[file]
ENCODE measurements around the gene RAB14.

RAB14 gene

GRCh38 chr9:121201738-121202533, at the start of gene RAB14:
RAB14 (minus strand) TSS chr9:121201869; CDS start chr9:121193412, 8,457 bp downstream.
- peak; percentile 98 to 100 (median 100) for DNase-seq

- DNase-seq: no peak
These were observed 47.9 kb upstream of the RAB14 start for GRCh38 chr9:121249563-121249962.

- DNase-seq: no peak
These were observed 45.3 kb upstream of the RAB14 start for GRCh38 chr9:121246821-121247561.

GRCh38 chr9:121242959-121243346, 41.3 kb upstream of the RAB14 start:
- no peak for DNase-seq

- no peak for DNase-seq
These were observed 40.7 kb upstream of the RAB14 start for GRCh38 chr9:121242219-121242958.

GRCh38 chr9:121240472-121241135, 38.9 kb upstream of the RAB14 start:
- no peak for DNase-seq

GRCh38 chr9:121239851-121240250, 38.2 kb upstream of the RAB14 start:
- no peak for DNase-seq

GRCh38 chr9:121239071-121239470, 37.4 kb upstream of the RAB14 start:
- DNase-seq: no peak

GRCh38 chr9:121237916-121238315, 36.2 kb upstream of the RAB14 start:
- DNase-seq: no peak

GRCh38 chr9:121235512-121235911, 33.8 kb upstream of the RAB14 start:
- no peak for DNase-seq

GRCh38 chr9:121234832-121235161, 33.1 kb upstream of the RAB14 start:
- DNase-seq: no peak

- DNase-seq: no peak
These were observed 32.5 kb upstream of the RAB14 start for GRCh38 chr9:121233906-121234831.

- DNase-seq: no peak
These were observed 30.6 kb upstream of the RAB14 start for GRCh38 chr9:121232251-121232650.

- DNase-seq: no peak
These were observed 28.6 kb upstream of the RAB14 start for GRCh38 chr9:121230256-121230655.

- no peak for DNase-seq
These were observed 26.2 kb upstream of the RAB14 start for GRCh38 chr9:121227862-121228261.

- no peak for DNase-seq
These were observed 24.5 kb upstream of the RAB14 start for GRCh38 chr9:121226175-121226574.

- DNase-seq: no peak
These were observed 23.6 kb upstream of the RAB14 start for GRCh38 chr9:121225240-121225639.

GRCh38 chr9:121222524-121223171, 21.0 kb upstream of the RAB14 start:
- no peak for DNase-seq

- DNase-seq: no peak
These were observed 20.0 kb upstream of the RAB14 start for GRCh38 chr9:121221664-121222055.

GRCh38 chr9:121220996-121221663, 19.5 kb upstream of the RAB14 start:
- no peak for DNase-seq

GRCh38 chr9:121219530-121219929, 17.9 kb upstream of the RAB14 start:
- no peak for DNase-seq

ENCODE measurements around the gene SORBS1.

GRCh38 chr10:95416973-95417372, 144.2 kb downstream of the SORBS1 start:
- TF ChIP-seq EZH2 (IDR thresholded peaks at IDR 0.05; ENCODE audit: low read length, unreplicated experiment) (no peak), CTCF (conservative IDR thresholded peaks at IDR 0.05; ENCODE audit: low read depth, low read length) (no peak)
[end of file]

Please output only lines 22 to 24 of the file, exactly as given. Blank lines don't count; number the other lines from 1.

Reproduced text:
GRCh38 chr9:121235512-121235911, 33.8 kb upstream of the RAB14 start:
- no peak for DNase-seq

GRCh38 chr9:121234832-121235161, 33.1 kb upstream of the RAB14 start: